Furthermore, during a recent conversion of the district''s accounting system, another $2.1 million has vanished.
"It''s somewhere," says school trustee and 1987 Seaside High graduate Shanda LeBoeuf.
The stories of wretched school facilities are easy to find in the MPUSD. The 1999 ceiling-falling-on-a-kid''s-head-incident at Monterey High is an infamous example. Although the ceiling in that particular classroom has been fixed, the 75-year-old high school needs new guts, like wiring, heating and ventilation. Aged boilers provide blasts of heat, then spells of cold. The bathrooms are in a state of abuse. This summer, volunteer parents painted the whole campus. The buildings are said to be sound, but Ray Bickel, who ran the maintenance department for six years and now runs the district-wide rehab project for a consulting firm, says there are some things that just can''t be patched up any further. Some wooden window frames at Monterey are simply shot.
"The windows are rotting out of the building," he says. "There''s no maintenance for that."
Monterey High Principal Dan Albert graduated from the school in 1974. His father, the mayor, was a student and athlete at Monterey and taught there for 35 years.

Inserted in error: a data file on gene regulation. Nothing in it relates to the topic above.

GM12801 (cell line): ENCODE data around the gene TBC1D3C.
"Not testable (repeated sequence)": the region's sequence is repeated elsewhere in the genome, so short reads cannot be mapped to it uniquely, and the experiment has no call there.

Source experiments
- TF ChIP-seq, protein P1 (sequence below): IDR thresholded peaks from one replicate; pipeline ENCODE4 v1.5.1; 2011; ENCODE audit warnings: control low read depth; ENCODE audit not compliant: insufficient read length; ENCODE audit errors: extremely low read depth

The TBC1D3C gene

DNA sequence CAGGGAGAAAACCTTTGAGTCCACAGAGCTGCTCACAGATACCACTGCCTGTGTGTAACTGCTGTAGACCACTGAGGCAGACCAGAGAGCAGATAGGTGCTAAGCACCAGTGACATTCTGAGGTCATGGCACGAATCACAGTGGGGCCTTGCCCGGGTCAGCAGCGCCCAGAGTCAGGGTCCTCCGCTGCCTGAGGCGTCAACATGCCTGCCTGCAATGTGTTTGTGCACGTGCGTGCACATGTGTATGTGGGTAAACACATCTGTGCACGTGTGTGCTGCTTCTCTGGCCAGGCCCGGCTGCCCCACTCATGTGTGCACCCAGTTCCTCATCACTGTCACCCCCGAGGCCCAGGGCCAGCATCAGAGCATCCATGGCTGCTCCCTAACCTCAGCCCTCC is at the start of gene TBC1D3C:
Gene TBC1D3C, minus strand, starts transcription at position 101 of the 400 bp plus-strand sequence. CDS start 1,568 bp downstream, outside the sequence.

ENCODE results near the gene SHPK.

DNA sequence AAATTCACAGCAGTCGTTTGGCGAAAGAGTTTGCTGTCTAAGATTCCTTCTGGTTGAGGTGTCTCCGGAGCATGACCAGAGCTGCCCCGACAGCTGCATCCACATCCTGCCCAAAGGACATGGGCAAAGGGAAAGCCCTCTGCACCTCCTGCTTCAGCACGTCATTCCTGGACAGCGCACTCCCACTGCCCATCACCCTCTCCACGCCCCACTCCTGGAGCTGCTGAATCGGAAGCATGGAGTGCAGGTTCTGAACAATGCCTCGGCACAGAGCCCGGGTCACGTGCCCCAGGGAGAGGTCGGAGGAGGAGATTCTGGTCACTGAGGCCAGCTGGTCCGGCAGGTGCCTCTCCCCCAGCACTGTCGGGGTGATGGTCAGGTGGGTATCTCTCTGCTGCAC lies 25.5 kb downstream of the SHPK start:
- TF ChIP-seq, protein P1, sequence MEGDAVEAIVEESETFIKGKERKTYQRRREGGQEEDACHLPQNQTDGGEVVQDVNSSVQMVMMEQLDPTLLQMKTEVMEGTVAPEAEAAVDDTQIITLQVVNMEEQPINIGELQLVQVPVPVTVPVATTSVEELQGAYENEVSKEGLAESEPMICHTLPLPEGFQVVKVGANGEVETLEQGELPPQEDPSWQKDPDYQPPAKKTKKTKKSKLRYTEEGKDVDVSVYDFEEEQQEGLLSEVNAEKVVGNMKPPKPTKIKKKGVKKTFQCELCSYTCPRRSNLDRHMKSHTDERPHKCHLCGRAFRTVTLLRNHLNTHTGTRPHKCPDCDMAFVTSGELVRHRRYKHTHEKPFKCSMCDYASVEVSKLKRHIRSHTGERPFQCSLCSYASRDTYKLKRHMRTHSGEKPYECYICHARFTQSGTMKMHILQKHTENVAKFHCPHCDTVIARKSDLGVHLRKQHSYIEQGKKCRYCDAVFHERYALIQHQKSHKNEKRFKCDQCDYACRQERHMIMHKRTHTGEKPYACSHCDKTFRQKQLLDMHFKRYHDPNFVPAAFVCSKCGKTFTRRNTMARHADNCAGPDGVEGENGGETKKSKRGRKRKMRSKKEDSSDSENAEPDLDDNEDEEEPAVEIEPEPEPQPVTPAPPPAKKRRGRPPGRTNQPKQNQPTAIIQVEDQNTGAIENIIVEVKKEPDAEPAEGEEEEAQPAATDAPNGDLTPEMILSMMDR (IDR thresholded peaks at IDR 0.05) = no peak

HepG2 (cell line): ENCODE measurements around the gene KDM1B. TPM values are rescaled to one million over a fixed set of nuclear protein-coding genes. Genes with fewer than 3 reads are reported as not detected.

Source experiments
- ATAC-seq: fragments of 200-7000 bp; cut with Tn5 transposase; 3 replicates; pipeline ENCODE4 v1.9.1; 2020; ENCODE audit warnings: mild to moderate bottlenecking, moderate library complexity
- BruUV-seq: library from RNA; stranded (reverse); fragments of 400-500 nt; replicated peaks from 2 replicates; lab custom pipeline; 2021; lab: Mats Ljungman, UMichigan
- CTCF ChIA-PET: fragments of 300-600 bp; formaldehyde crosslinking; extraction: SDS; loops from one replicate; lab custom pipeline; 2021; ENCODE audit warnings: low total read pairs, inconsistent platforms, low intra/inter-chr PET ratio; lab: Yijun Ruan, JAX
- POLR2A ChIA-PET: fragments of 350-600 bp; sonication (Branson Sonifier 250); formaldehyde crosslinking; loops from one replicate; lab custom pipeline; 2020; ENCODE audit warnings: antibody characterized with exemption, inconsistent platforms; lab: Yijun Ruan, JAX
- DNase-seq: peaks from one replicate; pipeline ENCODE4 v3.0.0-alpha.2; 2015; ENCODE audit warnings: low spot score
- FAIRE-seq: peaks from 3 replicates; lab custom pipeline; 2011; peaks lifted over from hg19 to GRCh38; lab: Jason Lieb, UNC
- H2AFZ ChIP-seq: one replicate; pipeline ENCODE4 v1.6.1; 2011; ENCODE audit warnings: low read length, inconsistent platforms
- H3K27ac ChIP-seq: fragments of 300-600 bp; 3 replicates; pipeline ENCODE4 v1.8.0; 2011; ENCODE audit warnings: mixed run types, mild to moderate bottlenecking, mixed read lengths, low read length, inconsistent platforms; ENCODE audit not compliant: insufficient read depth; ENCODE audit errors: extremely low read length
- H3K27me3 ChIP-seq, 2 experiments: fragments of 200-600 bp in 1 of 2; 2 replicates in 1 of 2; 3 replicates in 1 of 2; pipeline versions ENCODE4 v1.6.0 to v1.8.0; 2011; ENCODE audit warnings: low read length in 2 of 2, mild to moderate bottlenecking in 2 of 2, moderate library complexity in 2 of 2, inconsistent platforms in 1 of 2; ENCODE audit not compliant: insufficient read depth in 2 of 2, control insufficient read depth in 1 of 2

Among other things, Albert the younger is putting together a project to fix the playing fields and install a proper track with local volunteering companies. Right now the fields, originally a New Deal work project, are lumpy and skidded out. Kids running laps on the dirt track have to swing wide in one corner to avoid standing water.
Albert is on the Budget Committee that has to slice $6.3 million this week so the Board can make its final decision on Feb. 25. By state law, terminated teachers must be notified by March 15.
At one time, Monterey High School was what an American high school should be, and more. Besides an indoor pool, it has a separate building for the band, but because of the looming cuts, music is one extracurricular that will likely be axed. Sports, yearbook and various clubs are also on the slash list.
Whether or not the bond passes, one thing is true. Students in the MPUSD may go to the same schools their parents went to, but they are not going to the same schools their parents went to.
"Monterey High School has a lot of pride. We try hard to maintain what we have," Albert says as he stands above the fields in the sun, over a view of the Bay. "It would be nice to see the school the way it was 40 years ago."